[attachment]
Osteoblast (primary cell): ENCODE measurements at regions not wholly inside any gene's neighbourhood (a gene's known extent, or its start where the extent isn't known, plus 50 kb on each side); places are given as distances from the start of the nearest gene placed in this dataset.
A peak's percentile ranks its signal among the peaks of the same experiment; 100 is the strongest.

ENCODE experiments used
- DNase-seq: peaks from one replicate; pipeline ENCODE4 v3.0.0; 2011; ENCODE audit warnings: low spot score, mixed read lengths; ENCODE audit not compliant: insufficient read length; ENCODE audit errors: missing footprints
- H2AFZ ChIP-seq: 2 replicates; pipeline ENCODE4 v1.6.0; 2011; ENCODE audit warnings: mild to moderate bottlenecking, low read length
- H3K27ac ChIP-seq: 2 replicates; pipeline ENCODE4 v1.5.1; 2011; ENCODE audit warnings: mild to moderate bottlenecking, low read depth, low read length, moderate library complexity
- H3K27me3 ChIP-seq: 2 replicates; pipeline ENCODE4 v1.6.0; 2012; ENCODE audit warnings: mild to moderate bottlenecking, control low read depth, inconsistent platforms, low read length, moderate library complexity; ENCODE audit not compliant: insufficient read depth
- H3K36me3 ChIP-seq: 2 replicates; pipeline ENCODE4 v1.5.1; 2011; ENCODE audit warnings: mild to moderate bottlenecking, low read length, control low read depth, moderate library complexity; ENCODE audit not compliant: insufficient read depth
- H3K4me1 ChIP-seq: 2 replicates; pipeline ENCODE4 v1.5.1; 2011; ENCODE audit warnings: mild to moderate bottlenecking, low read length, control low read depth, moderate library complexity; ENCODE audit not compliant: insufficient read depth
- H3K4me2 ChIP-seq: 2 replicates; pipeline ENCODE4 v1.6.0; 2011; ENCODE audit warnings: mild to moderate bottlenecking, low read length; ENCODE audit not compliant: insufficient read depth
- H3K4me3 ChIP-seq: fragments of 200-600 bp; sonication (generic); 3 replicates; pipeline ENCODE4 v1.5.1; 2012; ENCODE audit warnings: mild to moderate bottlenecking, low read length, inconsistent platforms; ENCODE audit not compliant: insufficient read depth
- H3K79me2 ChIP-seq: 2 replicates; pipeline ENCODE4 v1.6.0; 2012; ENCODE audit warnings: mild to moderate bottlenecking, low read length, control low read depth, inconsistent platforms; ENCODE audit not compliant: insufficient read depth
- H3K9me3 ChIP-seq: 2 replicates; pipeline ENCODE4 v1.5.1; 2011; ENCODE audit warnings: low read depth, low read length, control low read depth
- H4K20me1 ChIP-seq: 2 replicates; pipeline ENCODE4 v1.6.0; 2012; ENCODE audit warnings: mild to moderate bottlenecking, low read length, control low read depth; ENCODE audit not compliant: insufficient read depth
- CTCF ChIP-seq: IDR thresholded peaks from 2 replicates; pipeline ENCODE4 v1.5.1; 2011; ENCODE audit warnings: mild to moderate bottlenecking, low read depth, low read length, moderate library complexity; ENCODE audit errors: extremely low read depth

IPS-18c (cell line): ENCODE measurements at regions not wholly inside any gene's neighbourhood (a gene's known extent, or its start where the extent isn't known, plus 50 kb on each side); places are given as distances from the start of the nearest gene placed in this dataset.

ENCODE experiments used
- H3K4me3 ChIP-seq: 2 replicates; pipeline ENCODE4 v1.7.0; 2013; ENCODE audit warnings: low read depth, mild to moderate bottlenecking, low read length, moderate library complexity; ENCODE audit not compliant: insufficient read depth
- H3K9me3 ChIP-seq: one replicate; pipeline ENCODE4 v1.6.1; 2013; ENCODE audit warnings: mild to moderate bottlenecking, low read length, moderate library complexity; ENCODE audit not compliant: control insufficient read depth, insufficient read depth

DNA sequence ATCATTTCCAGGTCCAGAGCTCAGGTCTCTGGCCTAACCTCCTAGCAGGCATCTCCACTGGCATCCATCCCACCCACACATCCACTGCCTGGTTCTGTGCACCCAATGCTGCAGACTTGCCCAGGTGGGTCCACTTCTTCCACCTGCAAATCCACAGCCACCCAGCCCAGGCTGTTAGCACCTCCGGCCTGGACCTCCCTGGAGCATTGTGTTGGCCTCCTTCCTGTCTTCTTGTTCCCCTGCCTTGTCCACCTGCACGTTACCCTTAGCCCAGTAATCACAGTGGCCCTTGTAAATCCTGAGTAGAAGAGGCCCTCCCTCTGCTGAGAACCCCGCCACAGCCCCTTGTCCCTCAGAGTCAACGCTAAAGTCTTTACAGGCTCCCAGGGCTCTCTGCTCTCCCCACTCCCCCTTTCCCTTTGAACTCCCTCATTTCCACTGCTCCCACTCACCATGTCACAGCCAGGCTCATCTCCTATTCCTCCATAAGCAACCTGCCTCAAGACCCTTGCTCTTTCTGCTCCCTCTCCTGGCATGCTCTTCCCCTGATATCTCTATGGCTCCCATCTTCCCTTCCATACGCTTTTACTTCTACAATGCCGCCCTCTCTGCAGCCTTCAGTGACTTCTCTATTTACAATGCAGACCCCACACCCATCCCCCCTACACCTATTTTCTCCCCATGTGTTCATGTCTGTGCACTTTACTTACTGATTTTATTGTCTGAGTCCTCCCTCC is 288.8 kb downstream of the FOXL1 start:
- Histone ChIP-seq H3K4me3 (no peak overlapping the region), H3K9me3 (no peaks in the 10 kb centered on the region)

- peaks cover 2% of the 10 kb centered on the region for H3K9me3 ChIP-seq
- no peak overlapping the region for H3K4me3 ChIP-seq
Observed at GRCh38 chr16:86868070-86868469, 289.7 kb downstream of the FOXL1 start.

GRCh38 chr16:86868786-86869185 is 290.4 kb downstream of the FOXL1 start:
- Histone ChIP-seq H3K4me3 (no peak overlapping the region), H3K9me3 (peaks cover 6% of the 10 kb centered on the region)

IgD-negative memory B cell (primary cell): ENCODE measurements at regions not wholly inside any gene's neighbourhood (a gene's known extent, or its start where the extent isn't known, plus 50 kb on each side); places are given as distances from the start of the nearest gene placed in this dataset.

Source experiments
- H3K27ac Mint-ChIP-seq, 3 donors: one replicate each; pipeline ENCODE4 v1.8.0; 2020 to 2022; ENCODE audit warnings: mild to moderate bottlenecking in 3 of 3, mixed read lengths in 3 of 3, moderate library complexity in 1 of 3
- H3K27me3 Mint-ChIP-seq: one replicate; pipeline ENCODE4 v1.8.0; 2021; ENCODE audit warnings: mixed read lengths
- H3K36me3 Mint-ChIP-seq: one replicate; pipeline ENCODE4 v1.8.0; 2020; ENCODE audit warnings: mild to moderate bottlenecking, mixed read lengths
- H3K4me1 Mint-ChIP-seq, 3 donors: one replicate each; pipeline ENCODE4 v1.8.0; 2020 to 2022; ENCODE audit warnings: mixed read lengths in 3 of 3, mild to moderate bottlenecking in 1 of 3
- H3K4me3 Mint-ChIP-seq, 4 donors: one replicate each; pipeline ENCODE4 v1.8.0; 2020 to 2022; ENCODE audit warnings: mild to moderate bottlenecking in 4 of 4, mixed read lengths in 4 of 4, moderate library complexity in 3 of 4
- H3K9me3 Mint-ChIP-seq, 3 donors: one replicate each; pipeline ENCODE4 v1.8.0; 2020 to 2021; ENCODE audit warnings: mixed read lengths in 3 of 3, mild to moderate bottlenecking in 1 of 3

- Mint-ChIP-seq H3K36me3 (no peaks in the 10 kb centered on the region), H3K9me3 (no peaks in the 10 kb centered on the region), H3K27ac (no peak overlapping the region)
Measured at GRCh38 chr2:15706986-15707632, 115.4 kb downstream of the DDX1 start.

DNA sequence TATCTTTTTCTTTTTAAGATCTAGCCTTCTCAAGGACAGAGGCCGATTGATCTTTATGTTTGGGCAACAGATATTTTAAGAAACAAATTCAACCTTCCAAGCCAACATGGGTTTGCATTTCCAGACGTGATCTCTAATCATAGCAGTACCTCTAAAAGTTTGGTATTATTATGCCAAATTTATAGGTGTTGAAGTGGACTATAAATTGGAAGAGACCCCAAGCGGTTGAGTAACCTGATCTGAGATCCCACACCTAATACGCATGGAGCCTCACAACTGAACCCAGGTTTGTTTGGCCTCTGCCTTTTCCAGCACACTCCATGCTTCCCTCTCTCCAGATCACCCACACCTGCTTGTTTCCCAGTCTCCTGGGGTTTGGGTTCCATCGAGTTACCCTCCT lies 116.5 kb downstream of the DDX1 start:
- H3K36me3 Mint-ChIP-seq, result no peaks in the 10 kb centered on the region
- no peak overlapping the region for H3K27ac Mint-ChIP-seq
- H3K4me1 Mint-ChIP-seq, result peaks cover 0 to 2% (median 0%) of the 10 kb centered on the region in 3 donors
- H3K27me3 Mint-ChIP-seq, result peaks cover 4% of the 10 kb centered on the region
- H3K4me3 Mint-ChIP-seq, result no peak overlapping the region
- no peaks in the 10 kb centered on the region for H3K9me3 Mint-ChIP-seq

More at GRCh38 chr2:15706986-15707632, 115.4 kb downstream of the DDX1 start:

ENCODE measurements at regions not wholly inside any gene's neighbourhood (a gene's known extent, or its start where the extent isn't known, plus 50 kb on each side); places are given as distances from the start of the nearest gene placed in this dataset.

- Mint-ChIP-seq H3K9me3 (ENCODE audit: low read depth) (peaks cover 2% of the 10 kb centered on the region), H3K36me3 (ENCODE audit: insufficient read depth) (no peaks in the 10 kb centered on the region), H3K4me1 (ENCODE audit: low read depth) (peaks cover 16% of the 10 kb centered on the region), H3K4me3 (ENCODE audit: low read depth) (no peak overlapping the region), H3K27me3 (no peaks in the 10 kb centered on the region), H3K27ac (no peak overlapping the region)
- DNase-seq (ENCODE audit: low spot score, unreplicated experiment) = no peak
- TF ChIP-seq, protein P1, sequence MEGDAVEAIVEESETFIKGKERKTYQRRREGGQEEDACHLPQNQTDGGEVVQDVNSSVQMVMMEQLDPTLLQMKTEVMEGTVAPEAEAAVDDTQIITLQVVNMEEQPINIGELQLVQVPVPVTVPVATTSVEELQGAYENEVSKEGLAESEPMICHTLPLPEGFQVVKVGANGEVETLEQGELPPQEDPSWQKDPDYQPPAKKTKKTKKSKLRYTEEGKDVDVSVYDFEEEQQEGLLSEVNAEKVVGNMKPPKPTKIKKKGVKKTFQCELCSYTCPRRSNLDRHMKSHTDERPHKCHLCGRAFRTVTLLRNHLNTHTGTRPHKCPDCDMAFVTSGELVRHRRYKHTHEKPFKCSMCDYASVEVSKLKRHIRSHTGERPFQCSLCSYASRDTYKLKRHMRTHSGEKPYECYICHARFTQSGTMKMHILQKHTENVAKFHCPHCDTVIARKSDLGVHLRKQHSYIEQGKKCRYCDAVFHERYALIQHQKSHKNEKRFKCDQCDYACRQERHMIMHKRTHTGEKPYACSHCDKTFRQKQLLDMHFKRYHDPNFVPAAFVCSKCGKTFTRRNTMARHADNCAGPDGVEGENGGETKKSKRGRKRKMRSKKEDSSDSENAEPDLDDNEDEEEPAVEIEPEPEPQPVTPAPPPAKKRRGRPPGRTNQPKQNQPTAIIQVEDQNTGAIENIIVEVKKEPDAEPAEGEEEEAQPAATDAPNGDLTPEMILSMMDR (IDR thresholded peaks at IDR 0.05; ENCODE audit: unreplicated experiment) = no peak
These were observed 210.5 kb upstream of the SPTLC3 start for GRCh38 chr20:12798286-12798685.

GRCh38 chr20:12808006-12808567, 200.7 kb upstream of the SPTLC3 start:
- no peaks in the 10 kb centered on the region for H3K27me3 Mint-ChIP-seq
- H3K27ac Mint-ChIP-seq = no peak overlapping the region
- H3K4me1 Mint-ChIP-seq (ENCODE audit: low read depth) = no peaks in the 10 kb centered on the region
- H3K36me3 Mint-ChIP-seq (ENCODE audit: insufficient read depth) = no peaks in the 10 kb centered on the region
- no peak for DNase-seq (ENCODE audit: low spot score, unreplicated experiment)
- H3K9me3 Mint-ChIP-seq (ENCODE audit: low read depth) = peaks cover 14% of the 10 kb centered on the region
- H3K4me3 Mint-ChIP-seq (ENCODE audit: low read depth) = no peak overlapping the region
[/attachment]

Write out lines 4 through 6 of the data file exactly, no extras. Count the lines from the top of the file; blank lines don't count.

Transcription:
- DNase-seq: peaks from one replicate; pipeline ENCODE4 v3.0.0; 2011; ENCODE audit warnings: low spot score, mixed read lengths; ENCODE audit not compliant: insufficient read length; ENCODE audit errors: missing footprints
- H2AFZ ChIP-seq: 2 replicates; pipeline ENCODE4 v1.6.0; 2011; ENCODE audit warnings: mild to moderate bottlenecking, low read length
- H3K27ac ChIP-seq: 2 replicates; pipeline ENCODE4 v1.5.1; 2011; ENCODE audit warnings: mild to moderate bottlenecking, low read depth, low read length, moderate library complexity